User models can also be defined by using ontology language in order to enable better sharing of user models. One of the first user model ontologies (Dolog and Nejdl, 2003) is based on two vocabularies developed for sharing user profiles, namely, IEEE Personal and Private Information (PAPI) and IMS Learner Information Package (LIP). Leveraging these vocabularies with features for specific learning purposes in a form of an RDF schema, the user model ontology is developed and employed in the ELENA project. A similar approach is applied in TAGRAM (Jovanović, Gašević, and Devedžić, 2006), a system for dynamic assembly of personalized learning content. However, either of these approaches is based on application specific user model needs, and more likely they will not be suitable for other application domains. In fact, this is a similar problem that we have already addressed earlier for domain ontologies. One attempt is to develop a common user model ontology that will be adopted by a wider community. This was the main purpose of the User Modeling Markup Language (UserML), but there is no evidence about common acceptance of this approach. Alternative is, like with domain ontologies, to apply ontology mapping techniques in order to map between two different user model ontologies (Shvaiko and Euzenat, 2005). Furthermore, it is also possible to learn user profiles and automatically construct user model ontologies for a specific system or a class of systems (Davies et al, 2005). Note that there is a new IMS specification that can be considered for the purposes described above. It is called Accessibility for Learner Information Package (ACCLIP) and provides a means to describe how learners can interact with an online learning environment based on their preferences and needs.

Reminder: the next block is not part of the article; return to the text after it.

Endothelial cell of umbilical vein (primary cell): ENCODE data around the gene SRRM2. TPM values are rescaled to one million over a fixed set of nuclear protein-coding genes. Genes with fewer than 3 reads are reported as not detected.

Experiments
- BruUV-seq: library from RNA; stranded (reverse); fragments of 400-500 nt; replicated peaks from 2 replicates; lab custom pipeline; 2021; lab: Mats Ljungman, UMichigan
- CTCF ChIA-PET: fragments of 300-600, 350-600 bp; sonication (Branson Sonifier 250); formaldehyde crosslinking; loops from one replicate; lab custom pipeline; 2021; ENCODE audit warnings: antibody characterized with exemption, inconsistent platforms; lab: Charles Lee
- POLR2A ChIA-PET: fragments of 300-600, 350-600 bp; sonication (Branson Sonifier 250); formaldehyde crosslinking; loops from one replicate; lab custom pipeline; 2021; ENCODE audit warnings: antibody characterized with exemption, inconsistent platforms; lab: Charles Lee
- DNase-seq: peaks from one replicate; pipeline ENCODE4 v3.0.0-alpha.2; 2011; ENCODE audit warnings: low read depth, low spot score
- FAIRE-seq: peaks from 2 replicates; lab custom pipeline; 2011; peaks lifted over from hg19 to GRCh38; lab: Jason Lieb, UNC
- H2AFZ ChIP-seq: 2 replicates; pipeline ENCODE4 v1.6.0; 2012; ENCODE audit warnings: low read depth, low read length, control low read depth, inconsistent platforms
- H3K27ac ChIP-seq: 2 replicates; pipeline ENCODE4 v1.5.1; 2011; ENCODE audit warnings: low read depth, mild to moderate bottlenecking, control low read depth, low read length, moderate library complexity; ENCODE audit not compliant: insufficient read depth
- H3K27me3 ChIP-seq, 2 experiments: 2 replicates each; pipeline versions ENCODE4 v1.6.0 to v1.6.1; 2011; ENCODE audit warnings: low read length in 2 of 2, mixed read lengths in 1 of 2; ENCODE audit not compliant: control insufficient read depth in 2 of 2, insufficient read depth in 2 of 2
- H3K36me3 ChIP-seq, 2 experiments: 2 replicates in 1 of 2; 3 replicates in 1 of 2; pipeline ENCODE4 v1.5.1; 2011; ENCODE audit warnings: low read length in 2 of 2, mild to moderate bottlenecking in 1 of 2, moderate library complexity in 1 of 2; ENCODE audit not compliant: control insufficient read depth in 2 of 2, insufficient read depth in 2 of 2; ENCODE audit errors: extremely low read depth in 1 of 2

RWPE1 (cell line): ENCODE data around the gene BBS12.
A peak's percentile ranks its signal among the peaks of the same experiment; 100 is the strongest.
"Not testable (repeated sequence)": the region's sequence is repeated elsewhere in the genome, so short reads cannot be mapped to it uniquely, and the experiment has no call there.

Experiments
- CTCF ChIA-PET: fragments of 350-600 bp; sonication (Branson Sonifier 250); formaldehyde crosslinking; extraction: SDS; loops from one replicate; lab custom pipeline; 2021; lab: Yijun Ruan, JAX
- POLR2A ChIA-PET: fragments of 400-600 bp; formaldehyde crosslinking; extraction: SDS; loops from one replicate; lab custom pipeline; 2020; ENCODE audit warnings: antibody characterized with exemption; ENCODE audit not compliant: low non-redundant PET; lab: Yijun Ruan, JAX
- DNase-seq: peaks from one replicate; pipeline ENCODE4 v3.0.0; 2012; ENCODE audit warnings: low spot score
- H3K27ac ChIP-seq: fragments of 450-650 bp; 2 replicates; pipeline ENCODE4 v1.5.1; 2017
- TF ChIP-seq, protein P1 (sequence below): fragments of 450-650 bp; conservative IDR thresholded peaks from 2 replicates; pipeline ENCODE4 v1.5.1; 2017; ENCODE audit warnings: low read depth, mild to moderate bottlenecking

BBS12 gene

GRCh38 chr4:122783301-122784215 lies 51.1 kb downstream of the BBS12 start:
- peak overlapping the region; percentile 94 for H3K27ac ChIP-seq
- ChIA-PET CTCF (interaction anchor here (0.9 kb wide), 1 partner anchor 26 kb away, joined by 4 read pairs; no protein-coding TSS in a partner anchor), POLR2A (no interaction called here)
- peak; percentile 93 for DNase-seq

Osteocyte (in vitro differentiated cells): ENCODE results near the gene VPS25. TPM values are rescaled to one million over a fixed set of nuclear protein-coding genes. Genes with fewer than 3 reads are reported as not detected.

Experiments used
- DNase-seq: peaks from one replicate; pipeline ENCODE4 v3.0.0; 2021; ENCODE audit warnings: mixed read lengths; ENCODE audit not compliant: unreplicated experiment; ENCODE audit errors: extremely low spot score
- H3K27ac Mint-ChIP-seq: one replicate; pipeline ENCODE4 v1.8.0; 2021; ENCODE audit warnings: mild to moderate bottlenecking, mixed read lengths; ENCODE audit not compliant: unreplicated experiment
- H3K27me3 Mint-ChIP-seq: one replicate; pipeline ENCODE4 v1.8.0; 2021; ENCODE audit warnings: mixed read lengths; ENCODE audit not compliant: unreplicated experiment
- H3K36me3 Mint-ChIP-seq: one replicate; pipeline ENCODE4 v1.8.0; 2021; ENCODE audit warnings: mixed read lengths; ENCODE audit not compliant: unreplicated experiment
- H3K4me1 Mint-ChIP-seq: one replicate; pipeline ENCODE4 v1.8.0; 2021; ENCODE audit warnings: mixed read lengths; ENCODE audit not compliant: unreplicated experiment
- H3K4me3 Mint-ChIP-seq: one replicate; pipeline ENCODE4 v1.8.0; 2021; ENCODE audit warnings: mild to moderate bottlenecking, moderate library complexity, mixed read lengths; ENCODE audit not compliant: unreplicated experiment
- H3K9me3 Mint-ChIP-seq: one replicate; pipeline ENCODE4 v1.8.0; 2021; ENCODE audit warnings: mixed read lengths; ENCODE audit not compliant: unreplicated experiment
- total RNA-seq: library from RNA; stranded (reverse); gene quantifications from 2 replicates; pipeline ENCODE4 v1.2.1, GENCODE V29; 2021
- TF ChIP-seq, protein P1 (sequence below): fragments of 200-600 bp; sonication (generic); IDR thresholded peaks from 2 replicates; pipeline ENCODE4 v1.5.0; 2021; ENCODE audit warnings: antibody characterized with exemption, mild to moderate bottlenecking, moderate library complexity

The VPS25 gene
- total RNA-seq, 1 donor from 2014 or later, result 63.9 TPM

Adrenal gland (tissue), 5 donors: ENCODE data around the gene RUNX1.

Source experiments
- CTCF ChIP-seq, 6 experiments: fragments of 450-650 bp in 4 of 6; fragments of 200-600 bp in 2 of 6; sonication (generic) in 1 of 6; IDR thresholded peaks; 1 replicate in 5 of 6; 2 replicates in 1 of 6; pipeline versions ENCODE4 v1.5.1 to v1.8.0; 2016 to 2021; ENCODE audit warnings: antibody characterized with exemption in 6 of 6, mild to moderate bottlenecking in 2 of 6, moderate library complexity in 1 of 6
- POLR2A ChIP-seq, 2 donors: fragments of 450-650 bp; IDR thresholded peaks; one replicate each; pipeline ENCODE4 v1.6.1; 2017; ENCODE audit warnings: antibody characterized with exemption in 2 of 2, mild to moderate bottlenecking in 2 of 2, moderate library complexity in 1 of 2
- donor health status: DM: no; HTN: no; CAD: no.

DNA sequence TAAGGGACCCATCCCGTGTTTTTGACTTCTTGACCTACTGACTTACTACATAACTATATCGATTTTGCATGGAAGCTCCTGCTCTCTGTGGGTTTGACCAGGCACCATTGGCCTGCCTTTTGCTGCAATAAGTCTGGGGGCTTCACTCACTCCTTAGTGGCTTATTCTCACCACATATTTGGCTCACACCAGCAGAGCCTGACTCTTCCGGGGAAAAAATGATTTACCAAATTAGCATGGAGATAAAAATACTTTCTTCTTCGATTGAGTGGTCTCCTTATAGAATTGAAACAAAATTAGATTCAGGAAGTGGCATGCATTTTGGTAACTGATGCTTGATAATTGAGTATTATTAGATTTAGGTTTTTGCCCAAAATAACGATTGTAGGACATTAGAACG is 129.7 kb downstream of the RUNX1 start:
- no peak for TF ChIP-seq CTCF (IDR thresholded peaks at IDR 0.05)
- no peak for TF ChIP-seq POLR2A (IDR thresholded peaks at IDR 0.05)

4.3 Context Model
Context models usually deal with such issues as automatic acquisition of context metadata or contextualized delivery of content, activities, and services. This means that context models should connect other models of adaptive hypermedia systems. An example of such a contextual model is an ontology for capturing learning object context (Knight, Gašević, Richards, 2006) that bridges a learning design ontology (another ontology based on the IMS LD specification) and the learning object content structure ontology proposed in (Jovanović, Gašević, and Devedžić, 2006). In fact, this research is inspired by and extends the ecological approach (McCalla, 2004) proposing a more flexible method to creating learning object metadata, for example, by relating all learners' interactions (e.g., captured by user model snapshots) to learning objects. Note that it is very difficult to isolate context independent knowledge, which is often needed when building ontologies.
4.4 Activity Model